What's a typical day for a data scientist? | Coursera Community
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What's a typical day for a data scientist?

  • 17 January 2019
  • 2 replies

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What's a typical work day like for a data scientist?

Knowing what to expect in a typical work day can be really helpful for people who are considering a data science career. Of course, there are different typical days depending on the job.

Here's a short article answering the question: What does a data analyst really do?

What's your job title, and how would you answer this question?

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Short Answer: No Data Scientist has a typical day.

Long Answer: Data Scientists work on projects and will have a general process for solving problems:

  1. Define problem statement
  2. Get data
  3. Clean/preprocess data
  4. Look for patterns in data (exploratory data analysis)
  5. Build a basic Machine Learning model
  6. Evaluate the model (use test data to assess model accuracy)
  7. Tune model (train the model with different hyperparameters to find the model with the best accuracy)
  8. Present results
This is an iterative process and during this process other things may come up which will change the scope of the project. Or you may realise during the project that it is not actually feasible to continue and take up a new project instead.

Data Scientists must have:
  • Python/R programming skills (or some other functional language - if you know one, you can learn others)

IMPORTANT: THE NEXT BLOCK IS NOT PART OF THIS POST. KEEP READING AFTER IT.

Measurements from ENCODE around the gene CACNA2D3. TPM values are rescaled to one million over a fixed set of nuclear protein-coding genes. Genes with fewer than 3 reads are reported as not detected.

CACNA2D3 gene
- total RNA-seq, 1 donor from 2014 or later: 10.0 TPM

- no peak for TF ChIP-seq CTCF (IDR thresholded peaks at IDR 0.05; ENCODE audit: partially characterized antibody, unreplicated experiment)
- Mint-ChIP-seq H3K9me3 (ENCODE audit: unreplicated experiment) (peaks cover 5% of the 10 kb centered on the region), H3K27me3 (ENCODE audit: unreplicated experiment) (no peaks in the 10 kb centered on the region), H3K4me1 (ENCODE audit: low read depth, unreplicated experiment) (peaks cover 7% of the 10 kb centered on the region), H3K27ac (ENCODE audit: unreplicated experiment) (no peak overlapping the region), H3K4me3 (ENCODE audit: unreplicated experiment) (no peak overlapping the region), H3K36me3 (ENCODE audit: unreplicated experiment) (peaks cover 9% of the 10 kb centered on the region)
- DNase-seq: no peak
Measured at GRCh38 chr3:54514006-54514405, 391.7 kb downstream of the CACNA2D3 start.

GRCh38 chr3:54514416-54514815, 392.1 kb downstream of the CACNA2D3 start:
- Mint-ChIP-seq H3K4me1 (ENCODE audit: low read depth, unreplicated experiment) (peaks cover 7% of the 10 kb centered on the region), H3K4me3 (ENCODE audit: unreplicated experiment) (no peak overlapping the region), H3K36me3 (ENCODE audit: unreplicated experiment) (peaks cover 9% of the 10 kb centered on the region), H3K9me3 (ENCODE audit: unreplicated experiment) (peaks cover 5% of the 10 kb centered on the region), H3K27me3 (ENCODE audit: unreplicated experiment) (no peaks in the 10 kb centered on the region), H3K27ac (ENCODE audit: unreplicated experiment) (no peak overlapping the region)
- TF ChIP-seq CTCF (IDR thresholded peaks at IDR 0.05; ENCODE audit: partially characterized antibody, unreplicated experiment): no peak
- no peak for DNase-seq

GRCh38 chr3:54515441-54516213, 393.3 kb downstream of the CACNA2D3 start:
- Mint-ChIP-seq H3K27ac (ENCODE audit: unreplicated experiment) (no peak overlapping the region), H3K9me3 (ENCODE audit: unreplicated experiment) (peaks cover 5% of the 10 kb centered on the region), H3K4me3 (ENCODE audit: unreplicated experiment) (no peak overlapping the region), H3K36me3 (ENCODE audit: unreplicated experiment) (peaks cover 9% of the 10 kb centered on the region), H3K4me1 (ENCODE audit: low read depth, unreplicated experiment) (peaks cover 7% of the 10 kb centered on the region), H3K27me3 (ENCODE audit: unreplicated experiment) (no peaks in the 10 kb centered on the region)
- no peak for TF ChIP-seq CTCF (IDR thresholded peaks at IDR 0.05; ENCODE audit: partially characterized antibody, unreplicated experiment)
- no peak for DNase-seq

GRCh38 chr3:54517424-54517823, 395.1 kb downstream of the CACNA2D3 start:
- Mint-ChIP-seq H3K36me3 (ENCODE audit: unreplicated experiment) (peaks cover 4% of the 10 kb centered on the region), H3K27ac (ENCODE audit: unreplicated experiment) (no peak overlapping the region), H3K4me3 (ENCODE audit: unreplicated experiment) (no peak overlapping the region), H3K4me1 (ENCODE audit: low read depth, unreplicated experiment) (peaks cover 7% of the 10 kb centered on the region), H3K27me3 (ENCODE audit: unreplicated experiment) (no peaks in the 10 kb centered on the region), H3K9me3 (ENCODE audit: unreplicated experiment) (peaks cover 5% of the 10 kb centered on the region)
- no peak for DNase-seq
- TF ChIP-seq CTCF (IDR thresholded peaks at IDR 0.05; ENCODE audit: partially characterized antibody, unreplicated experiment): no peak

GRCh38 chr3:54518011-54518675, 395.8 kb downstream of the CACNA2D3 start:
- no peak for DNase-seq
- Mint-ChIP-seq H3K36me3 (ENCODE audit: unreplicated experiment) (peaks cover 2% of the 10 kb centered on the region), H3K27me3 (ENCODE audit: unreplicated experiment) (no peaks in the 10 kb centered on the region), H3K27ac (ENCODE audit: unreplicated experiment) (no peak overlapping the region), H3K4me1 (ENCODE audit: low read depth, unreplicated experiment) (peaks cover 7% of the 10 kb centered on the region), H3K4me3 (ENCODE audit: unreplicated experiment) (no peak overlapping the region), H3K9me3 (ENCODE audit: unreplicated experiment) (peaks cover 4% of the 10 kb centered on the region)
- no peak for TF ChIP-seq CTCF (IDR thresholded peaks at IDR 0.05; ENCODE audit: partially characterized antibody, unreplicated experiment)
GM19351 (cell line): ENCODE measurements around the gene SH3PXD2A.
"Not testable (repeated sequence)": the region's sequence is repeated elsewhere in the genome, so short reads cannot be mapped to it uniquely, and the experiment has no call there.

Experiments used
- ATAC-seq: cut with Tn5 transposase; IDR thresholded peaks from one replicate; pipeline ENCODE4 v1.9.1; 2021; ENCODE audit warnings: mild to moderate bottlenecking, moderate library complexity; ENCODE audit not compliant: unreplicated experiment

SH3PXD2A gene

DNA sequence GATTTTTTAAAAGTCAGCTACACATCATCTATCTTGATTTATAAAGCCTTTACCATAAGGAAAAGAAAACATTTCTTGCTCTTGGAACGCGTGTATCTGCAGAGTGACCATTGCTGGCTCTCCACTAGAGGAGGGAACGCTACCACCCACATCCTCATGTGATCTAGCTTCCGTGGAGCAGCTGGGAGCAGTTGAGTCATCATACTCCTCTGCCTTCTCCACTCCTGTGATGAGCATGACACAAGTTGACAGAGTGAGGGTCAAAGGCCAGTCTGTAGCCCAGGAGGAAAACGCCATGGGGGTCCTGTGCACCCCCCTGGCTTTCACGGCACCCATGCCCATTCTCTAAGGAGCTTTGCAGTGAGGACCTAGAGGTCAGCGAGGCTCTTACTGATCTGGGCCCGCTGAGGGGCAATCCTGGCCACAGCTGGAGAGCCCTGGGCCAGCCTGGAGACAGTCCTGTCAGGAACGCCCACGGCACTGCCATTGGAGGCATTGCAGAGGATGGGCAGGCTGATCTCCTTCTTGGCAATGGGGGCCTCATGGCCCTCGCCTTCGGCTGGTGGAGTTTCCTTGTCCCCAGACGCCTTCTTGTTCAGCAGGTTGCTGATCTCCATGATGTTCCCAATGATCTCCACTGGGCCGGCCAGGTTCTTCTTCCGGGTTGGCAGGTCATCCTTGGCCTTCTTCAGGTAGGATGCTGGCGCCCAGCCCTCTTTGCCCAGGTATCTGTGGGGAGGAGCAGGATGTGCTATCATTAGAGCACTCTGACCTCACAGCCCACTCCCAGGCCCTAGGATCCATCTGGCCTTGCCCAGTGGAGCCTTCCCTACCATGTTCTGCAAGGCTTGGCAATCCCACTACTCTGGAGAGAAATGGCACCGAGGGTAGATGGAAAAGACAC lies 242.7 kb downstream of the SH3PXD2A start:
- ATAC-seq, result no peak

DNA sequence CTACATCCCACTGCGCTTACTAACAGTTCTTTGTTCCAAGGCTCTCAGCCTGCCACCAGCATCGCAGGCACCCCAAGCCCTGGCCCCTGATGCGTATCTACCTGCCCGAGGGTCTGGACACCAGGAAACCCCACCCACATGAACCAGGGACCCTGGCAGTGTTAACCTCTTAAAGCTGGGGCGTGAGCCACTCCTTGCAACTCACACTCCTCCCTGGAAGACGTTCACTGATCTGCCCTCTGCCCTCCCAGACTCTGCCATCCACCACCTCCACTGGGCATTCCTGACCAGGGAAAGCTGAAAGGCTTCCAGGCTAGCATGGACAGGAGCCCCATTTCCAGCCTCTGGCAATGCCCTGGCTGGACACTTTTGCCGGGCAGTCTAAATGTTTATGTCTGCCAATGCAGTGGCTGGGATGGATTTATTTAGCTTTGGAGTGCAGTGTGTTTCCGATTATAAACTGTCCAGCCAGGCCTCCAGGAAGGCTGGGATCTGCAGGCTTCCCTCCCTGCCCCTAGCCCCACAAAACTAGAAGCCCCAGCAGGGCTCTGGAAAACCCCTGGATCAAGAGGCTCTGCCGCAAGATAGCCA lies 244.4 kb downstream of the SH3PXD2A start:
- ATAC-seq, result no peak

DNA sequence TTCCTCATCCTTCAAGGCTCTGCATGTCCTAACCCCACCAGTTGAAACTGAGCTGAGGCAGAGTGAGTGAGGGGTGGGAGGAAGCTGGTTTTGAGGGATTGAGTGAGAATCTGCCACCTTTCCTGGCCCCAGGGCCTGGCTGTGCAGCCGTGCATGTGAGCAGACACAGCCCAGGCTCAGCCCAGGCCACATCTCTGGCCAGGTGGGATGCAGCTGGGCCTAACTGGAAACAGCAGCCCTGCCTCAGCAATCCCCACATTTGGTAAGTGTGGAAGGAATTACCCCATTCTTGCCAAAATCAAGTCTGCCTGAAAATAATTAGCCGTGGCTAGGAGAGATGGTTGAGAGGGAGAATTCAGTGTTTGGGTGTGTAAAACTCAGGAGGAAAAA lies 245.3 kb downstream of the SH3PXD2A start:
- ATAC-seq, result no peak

• Understanding of the core mathematics behind the algorithms (Linear Algebra & Calculus)
  • Familiar with common Machine Learning algorithms (e.g. K-nearest-neighbours, perceptron, neural networks, decision trees)
  • Ability to evaluate results of Machine Learning models (e.g. knowing about how to split train/validation/test data, how to select the right metrics)
  • Ability to present complex mathematical concepts to people who do not come from a mathematics background
  • Presentation skills (ability to tell a story with the data)
  • Familiar with plotting packages (e.g. Python's matplotlib, or R's ggplot2 are commonly used)
Even this is just a short overview and a generalised list. Some Data Scientists will specialise in a specific area (such as Deep Learning), and they may need to know additional things not mentioned here.

Also some Data Scientists will be more involved in the development side of things, so they will need to know more about what to do once you have a trained model. How do you deploy that model? How does it fit in with the systems that you already have in place?
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Wow, @Liz, this is such a great overview. I love that short and long answers. 🙂 Thank you for taking the time to share your experience with the community!

Has anything surprised you about your work as a data scientist? In other words, did you enter your career with certain expectations that turned out not to be true?


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